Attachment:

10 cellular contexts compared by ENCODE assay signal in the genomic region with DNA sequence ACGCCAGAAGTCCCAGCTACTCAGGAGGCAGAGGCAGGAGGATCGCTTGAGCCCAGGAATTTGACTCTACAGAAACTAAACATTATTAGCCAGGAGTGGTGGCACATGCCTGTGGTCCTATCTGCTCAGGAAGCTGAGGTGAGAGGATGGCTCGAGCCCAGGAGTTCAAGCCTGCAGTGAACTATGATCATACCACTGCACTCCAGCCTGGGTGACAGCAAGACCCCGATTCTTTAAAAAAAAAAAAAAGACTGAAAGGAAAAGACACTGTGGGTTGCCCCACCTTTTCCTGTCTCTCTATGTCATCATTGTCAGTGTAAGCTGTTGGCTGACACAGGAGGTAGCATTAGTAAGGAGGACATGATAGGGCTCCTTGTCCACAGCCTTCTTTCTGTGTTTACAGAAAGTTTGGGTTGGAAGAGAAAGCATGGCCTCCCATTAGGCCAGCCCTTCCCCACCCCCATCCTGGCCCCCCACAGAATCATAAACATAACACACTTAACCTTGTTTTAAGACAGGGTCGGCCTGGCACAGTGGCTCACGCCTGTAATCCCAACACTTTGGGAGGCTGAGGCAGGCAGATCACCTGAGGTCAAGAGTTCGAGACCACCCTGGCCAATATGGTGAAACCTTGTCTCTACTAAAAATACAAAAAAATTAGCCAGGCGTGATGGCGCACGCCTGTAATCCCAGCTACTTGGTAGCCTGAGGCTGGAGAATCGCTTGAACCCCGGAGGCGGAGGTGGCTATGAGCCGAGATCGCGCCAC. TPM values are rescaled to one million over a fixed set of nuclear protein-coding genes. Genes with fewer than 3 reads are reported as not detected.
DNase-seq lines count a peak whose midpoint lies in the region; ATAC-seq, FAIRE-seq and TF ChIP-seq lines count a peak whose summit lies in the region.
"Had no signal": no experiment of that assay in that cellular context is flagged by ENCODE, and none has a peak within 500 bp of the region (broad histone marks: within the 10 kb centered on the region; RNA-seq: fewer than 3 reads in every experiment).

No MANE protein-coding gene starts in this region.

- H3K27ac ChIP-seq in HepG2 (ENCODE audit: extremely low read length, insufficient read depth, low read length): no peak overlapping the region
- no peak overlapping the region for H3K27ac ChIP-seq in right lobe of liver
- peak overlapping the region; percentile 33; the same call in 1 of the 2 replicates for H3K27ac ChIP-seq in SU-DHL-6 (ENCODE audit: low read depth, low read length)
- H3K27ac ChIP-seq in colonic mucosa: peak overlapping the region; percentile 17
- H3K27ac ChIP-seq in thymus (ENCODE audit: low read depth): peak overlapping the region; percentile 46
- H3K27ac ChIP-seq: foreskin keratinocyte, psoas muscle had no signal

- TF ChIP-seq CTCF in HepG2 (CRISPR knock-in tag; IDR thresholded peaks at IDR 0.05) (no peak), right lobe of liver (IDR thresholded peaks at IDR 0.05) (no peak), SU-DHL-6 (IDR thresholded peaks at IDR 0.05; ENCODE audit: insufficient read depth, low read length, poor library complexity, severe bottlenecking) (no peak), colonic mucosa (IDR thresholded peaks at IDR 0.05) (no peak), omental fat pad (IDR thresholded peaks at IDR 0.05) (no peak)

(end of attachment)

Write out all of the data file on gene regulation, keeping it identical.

10 cellular contexts compared by ENCODE assay signal in the genomic region with DNA sequence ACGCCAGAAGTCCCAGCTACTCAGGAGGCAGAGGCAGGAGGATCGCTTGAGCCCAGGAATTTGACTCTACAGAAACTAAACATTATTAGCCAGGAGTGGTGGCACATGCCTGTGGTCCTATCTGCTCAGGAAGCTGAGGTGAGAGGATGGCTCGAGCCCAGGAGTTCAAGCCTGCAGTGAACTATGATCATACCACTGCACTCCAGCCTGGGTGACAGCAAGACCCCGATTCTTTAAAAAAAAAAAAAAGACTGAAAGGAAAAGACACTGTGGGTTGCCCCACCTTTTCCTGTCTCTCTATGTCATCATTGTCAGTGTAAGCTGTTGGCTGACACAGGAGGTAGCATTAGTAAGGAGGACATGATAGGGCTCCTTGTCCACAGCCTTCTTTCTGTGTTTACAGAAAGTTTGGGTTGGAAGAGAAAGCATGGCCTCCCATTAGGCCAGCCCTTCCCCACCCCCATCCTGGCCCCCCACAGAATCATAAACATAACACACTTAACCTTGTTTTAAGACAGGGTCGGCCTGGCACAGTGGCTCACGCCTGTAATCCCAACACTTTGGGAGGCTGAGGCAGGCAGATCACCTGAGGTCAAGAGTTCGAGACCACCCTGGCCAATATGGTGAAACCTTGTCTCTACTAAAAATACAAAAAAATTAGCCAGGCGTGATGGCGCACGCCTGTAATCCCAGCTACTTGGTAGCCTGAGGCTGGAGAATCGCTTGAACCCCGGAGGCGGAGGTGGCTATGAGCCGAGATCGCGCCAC. TPM values are rescaled to one million over a fixed set of nuclear protein-coding genes. Genes with fewer than 3 reads are reported as not detected.
DNase-seq lines count a peak whose midpoint lies in the region; ATAC-seq, FAIRE-seq and TF ChIP-seq lines count a peak whose summit lies in the region.
"Had no signal": no experiment of that assay in that cellular context is flagged by ENCODE, and none has a peak within 500 bp of the region (broad histone marks: within the 10 kb centered on the region; RNA-seq: fewer than 3 reads in every experiment).

No MANE protein-coding gene starts in this region.

- H3K27ac ChIP-seq in HepG2 (ENCODE audit: extremely low read length, insufficient read depth, low read length): no peak overlapping the region
- no peak overlapping the region for H3K27ac ChIP-seq in right lobe of liver
- peak overlapping the region; percentile 33; the same call in 1 of the 2 replicates for H3K27ac ChIP-seq in SU-DHL-6 (ENCODE audit: low read depth, low read length)
- H3K27ac ChIP-seq in colonic mucosa: peak overlapping the region; percentile 17
- H3K27ac ChIP-seq in thymus (ENCODE audit: low read depth): peak overlapping the region; percentile 46
- H3K27ac ChIP-seq: foreskin keratinocyte, psoas muscle had no signal

- TF ChIP-seq CTCF in HepG2 (CRISPR knock-in tag; IDR thresholded peaks at IDR 0.05) (no peak), right lobe of liver (IDR thresholded peaks at IDR 0.05) (no peak), SU-DHL-6 (IDR thresholded peaks at IDR 0.05; ENCODE audit: insufficient read depth, low read length, poor library complexity, severe bottlenecking) (no peak), colonic mucosa (IDR thresholded peaks at IDR 0.05) (no peak), omental fat pad (IDR thresholded peaks at IDR 0.05) (no peak)